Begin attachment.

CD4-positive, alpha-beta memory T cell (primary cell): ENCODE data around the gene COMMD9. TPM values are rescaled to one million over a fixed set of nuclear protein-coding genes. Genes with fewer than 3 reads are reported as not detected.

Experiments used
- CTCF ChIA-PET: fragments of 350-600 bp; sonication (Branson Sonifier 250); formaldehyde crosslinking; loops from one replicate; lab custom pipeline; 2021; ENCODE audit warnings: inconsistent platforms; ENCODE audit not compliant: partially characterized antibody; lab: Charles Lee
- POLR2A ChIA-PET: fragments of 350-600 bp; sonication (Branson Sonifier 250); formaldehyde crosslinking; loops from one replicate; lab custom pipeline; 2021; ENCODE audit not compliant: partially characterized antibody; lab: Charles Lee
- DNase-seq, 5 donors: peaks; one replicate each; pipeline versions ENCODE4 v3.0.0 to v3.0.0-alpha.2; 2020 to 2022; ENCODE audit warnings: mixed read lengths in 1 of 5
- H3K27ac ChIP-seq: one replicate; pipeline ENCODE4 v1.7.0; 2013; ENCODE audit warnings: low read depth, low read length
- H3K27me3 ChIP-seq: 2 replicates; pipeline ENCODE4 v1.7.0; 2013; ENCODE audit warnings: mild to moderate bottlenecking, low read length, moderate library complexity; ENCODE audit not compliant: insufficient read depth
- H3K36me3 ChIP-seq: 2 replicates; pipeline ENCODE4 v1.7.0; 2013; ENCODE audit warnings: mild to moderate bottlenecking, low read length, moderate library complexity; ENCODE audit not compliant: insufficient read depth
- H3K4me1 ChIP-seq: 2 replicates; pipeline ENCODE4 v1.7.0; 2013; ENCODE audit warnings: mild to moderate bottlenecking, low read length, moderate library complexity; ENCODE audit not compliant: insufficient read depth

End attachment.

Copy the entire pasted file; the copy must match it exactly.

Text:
CD4-positive, alpha-beta memory T cell (primary cell): ENCODE data around the gene COMMD9. TPM values are rescaled to one million over a fixed set of nuclear protein-coding genes. Genes with fewer than 3 reads are reported as not detected.

Experiments used
- CTCF ChIA-PET: fragments of 350-600 bp; sonication (Branson Sonifier 250); formaldehyde crosslinking; loops from one replicate; lab custom pipeline; 2021; ENCODE audit warnings: inconsistent platforms; ENCODE audit not compliant: partially characterized antibody; lab: Charles Lee
- POLR2A ChIA-PET: fragments of 350-600 bp; sonication (Branson Sonifier 250); formaldehyde crosslinking; loops from one replicate; lab custom pipeline; 2021; ENCODE audit not compliant: partially characterized antibody; lab: Charles Lee
- DNase-seq, 5 donors: peaks; one replicate each; pipeline versions ENCODE4 v3.0.0 to v3.0.0-alpha.2; 2020 to 2022; ENCODE audit warnings: mixed read lengths in 1 of 5
- H3K27ac ChIP-seq: one replicate; pipeline ENCODE4 v1.7.0; 2013; ENCODE audit warnings: low read depth, low read length
- H3K27me3 ChIP-seq: 2 replicates; pipeline ENCODE4 v1.7.0; 2013; ENCODE audit warnings: mild to moderate bottlenecking, low read length, moderate library complexity; ENCODE audit not compliant: insufficient read depth
- H3K36me3 ChIP-seq: 2 replicates; pipeline ENCODE4 v1.7.0; 2013; ENCODE audit warnings: mild to moderate bottlenecking, low read length, moderate library complexity; ENCODE audit not compliant: insufficient read depth
- H3K4me1 ChIP-seq: 2 replicates; pipeline ENCODE4 v1.7.0; 2013; ENCODE audit warnings: mild to moderate bottlenecking, low read length, moderate library complexity; ENCODE audit not compliant: insufficient read depth